Please Note: This Article is 6 years old. This increases the likelihood that some or all of it's content is now outdated.

At last a complaints and compensation scheme to protect landlords and letting from rogue letting agents has started.

From midnight on October 1, 2014, a letting agent in England or Wales must belong to one of three government approved ombudsman schemes.

If they have not signed up, the letting agent could face a fine of up to £5,000 from their local council and could be forced to close the business for repeated abuses of the scheme.

Landlords can find out if their letting agent is a member of one of the three schemes by checking online:

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After joining one of the schemes, the letting agent must follow a code of conduct and agree to abide by the ombudsman’s decision if any complaints are made.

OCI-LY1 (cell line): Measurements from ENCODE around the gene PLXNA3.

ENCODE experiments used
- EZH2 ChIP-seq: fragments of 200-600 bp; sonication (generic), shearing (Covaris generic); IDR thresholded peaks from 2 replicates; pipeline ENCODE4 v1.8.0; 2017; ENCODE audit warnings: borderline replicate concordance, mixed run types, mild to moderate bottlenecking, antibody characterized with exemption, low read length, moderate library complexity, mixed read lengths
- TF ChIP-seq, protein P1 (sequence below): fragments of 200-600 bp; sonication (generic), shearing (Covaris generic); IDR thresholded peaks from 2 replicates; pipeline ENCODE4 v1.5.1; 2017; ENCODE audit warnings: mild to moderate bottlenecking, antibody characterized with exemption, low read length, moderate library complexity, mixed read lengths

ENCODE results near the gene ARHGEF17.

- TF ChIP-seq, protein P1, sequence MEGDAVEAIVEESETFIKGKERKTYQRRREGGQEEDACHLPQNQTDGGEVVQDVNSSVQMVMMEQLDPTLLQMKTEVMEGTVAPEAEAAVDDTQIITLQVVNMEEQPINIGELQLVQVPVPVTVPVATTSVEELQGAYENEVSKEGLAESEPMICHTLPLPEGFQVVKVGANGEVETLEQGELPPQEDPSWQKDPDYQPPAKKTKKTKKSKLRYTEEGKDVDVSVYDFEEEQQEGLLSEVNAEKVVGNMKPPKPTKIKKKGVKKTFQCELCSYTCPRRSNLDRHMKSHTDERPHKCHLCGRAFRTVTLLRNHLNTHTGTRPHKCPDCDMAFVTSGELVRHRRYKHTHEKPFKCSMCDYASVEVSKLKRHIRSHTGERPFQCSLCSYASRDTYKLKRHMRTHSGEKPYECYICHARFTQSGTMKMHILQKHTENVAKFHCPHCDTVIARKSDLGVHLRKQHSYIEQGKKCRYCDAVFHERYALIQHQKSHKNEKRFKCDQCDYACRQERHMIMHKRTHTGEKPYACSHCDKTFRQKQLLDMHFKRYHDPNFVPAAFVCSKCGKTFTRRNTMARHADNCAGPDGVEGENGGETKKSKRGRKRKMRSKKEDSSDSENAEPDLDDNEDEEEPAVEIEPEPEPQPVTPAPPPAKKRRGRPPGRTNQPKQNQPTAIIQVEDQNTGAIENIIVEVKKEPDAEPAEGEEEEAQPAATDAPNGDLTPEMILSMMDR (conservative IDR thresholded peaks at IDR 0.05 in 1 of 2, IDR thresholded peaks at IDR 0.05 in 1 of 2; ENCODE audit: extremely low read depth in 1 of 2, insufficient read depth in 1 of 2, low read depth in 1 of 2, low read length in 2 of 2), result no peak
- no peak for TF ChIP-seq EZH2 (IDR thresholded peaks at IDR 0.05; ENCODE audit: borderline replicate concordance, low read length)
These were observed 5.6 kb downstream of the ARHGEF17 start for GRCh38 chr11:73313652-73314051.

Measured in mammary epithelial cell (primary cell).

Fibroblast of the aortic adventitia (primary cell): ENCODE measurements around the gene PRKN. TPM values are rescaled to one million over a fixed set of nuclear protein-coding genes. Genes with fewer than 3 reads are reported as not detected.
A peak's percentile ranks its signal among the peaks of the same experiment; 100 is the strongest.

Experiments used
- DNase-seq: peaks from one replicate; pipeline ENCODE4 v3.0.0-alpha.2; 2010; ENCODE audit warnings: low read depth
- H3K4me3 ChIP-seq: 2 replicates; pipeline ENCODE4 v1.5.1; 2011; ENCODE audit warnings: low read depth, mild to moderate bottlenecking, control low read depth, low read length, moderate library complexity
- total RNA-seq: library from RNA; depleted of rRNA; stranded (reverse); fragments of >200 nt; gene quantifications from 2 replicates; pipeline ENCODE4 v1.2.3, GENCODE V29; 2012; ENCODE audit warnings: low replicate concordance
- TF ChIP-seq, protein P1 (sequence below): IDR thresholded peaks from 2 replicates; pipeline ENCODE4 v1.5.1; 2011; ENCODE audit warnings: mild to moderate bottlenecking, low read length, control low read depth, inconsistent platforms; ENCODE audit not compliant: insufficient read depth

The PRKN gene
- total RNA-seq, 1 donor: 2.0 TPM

Ignoring a ruling could mean the letting agent is removed from the scheme and cannot join one of the other alternatives.

Besides checking if a letting agent belongs to one of the ombudsman schemes, landlords should also demand documentary evidence that the agent has a client money protection scheme in place.

This safeguards rents and deposits taken by the letting agent should the business run into financial difficulties or close.

Any agent affiliated to The Royal Institution of Chartered Surveyors (RICS), the Association of Residential Letting Agents (ARLA), the National Association of Estate Agents (NAEA), the National Approved Letting Scheme (NALS), The UK Association of Letting Agents (UKALA) or Safe Agent will have this cover.

Letting agents with these organisations can be checked out online through the scheme’s web site.

Official figures estimate the UK has around 18,000 letting agents and 5,000 do not belong to a redress or client money protection scheme.

Please Note: This Article is 6 years old. This increases the likelihood that some or all of it's content is now outdated.
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